|The new initiative is designed specifically for Franklin County|
Staff Photo by Stacey Hairston:
Franklin County Sheriff Bill Overton, along with several of his deputies and Cabbie the Coyote, visited Ferrum Elementary students Wednesday to launch a new anti-bullying program.
Friday, September 13, 2013
By STACEY HAIRSTON - Staff Writer
The Franklin County Sheriff's Office and Franklin County public schools have partnered with Radford University to launch a new initiative to stop bullying in the community and schools.
The Communities Against Bullying (CAB) program kicked off at Ferrum Elementary Wednesday with a visit from Franklin County Sheriff Bill Overton and several deputies from the sheriff's office.
"The sheriff had indicated that one of the initiatives he wanted to be involved in was bullying in Franklin County schools," said Capt. Mark Torbert, organizer of the program. "So we reached out to Joseph Jones, a former Radford University professor, who is a nationally known expert on bullying and who has written several books on bullying."
Torbert said the sheriff's office wanted a program that was not just a "stand-alone" unit, but one that would be "tailor-fit" for Franklin County.
"Bullying is unique to every community," said Torbert. "Bullies bully for different reasons, depending on the area. We wanted a program that would be unique to our area."
Dr. Jennifer Jones, a professor at Radford University who specializes in elementary education, was contacted to help with the project.
"Dr. Jones has also worked in Franklin County in the past, so she is familiar with the issues in Franklin County," Torbert said.
CAB includes an age appropriate book that was written specifically for the sheriff's office. Students listened as Overton read the book, which explains exactly what a bully is and what students need to do if they are being bullied.
"We have been talking a lot about bullying at Ferrum Elementary," said Principal Jennifer Talley. "I think the assembly went very well. It is a tremendous support for us to have the sheriff's office on board, and it's great for the kids to see police officers and the sheriff involved in what they are doing in school."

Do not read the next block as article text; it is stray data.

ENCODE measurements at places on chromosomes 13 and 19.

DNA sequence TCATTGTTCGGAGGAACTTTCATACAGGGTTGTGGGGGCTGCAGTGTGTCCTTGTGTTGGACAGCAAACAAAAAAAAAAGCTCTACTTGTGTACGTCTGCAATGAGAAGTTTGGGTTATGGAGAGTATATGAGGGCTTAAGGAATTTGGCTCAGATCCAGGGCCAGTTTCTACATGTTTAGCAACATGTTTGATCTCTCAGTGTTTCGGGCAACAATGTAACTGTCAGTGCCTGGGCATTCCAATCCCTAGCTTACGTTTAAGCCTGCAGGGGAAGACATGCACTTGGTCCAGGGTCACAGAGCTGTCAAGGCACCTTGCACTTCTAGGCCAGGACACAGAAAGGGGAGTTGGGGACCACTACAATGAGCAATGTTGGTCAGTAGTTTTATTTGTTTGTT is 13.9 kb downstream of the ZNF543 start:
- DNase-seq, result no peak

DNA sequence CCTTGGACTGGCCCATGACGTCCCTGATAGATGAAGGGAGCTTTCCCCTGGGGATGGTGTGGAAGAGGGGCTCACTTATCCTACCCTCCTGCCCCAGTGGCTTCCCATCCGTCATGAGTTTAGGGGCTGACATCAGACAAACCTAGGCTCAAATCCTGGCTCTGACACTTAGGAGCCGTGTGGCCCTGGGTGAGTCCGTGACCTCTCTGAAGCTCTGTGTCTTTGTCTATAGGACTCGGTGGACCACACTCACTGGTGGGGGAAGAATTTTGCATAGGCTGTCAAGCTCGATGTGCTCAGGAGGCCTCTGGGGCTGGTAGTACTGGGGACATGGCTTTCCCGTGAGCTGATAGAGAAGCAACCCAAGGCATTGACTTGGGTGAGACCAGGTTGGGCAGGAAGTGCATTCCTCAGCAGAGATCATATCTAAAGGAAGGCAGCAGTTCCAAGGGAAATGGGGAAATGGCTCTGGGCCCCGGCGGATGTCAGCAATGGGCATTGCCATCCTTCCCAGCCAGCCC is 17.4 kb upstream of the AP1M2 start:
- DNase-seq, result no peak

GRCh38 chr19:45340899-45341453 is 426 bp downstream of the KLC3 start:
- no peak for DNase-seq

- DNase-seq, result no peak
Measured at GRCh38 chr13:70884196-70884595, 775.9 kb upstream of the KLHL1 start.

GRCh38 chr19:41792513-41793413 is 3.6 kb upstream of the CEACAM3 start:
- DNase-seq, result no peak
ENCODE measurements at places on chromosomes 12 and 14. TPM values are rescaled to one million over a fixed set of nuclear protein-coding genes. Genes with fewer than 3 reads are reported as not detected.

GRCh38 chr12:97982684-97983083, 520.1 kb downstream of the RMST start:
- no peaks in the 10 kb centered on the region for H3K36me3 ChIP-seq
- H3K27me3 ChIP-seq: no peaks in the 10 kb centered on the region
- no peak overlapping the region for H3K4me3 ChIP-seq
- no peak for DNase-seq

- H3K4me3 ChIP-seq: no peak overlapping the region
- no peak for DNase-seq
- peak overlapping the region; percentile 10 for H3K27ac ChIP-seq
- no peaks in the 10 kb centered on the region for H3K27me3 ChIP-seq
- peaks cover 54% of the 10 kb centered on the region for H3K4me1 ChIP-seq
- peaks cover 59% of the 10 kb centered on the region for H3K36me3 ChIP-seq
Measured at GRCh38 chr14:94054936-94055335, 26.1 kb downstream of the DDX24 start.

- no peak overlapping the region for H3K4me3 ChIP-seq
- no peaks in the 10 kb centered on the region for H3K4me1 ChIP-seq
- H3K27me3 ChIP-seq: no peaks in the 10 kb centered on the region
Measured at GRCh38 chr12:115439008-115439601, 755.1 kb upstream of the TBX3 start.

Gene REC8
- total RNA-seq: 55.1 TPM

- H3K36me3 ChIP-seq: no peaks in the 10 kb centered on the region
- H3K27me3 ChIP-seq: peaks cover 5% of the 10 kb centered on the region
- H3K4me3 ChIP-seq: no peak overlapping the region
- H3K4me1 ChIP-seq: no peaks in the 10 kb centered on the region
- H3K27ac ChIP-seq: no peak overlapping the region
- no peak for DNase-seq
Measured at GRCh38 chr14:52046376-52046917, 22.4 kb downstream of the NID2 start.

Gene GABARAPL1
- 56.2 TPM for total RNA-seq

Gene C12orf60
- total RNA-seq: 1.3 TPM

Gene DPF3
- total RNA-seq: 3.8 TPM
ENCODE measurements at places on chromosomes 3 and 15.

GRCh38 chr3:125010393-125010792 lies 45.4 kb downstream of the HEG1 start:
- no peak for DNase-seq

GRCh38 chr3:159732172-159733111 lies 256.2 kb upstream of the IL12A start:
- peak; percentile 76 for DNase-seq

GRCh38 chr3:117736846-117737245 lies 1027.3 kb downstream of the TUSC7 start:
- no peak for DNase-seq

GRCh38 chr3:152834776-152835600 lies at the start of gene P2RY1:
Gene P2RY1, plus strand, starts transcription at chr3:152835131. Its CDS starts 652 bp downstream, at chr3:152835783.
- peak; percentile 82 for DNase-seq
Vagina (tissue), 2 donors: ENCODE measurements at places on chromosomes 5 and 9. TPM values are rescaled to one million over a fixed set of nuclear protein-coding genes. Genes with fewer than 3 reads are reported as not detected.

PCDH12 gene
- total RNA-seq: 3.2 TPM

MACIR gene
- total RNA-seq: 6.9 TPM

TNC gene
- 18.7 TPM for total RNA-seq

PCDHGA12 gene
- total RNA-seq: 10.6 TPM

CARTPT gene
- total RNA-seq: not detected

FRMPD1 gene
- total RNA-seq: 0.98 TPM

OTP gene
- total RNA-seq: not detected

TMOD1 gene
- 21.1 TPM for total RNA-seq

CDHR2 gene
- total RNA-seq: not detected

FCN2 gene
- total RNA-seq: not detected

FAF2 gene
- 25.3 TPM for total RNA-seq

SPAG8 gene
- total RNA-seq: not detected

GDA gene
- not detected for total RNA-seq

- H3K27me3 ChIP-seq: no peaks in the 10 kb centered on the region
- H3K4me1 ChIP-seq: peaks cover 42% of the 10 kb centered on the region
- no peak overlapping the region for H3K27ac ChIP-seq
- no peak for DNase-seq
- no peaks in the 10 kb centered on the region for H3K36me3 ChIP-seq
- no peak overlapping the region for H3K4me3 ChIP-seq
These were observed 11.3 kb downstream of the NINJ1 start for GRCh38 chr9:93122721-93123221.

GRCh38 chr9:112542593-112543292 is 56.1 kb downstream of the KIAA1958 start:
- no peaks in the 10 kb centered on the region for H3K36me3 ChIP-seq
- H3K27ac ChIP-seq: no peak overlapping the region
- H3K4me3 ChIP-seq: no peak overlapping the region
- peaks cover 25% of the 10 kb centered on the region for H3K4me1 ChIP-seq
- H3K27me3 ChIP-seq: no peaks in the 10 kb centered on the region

After reading the book, Overton introduced Cabbie the Coyote, the program's mascot, to the students.
"The students really enjoyed the program and were excited to meet Cabbie," said Talley. "I think the part they enjoyed the most was when the sheriff gave them the charge of becoming deputies. He gave students the part of making our school a bully-free school."
As part of the program launch, Cabbie will be presenting each county elementary school library with a series of books dealing with bullying. The books were purchased through a grant awarded to Radford University.
"We will be using the books at least once a month in our classrooms," said Talley. "The lessons and activities targeting bullying are also tied into our SOL curriculum."
Teachers will be able to utilize the books as a part of the SOL curriculum, said Torbert.
"This type of partnership has never been done before," said Torbert, referring to a bullying program that is tailor-fit to a specific school district while also tying into the schools' academic curriculum.
"The program is still in its developmental stages," said Torbert, who added that a program for middle and high school students is also in the works.
"We are planning for middle school students to help us with poster contests and some marketing of the program," said Dr. Mark Church, superintendent of Franklin County schools. "We would also like to have our high school students do some community service activities, such as going into the elementary schools and reading to the younger kids from the CAB books. Elementary kids love high schoolers. They look up to them."
Church said CAB's basic concept for high school students would be for them to be able to utilize tools to help them build self-esteem and learn to combat bullying.
"What's unique about this program is that our sheriff and deputies will be having an actual presence in our schools," said Church. "Students will be learning at a young age not to fear police officers, but to trust them."
Torbert said the sheriff's office intends to make visits to each elementary school in the county by the end of the first semester.
Each student attending Wednesday's assembly received an anti-bullying bracelet from deputies.